There are no late fees for overdue books in elementary school, and lately I’ve noticed that the 4th, 5th and 6th graders have been, shall we say, “extremely casual” about returning their books promptly. Three months is too long to keep others from reading a great book. I know and admire other elementary librarians who can inspire students to return books on time with just a stern look and some pointed questions. I wish I had this skill, but I have to go with my strengths.
I’m more about rewards than coercion, so when I found the glittered, flocked, and holographic chevron, leopard print, tiger stripe, sparkly, flaming card stock on clearance at Michael’s for $.49, I grabbed up every 12″ X 12″ sheet and cut each one into 16 bookmarks. I’ll do the math for you: that’s 3 cents a bookmark.
I gave every 4th-6th grade teacher one bookmark for advertising purposes, and asked them to let their classes know that every student that did not have overdue books on their library day the following week would be given one of these bookmarks. I also gave the teachers a printed list of overdue books, instead of the usual automatic emailed list that Destiny sends. In a busy teacher’s day, one more email with an attachment just doesn’t always get opened.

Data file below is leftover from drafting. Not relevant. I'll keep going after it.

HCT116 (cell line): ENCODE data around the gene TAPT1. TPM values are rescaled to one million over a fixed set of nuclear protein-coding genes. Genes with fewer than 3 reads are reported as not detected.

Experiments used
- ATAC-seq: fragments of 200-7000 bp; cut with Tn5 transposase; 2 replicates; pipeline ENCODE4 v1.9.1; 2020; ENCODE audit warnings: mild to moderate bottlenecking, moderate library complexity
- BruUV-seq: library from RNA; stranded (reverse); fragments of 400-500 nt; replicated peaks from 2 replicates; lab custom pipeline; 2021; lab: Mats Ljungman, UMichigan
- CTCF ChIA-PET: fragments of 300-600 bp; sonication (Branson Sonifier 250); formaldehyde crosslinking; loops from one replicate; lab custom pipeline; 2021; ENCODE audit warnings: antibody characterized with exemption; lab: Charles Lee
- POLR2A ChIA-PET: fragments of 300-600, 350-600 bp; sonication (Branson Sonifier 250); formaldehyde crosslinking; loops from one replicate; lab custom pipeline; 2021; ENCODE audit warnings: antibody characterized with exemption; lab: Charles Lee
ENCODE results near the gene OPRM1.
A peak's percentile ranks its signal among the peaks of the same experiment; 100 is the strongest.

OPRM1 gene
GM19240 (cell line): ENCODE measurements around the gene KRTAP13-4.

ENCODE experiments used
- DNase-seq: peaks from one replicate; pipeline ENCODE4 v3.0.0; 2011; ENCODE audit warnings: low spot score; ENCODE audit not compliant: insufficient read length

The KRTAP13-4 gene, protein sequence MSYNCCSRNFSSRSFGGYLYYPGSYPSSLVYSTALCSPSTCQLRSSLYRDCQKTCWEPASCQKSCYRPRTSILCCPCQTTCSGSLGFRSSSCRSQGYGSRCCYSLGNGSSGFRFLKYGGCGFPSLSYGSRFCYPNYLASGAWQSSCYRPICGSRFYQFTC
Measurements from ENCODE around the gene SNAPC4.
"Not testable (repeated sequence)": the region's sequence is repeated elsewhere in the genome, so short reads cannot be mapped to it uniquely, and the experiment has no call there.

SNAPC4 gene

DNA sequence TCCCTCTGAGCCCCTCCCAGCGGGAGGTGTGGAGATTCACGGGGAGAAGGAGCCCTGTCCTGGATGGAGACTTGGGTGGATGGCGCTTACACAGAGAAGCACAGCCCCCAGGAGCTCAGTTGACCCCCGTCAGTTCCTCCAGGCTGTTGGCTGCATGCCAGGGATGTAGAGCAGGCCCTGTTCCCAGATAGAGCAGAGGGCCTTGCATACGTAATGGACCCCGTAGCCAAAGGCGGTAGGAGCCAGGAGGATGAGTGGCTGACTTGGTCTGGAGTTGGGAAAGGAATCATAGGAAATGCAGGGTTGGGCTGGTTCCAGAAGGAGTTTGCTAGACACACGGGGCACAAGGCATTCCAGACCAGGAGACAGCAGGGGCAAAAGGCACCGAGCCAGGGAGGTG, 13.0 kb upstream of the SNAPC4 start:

Almost immediately, books started arriving from everywhere–closets, cars, grandma’s house, under beds, in sibling’s rooms, and in backpacks. It was like having a book magnet drawing them back to the library!
I was very pleased with the results, and I didn’t have to give anyone the stink eye.
Leave a comment if you have a method of getting books returned on time.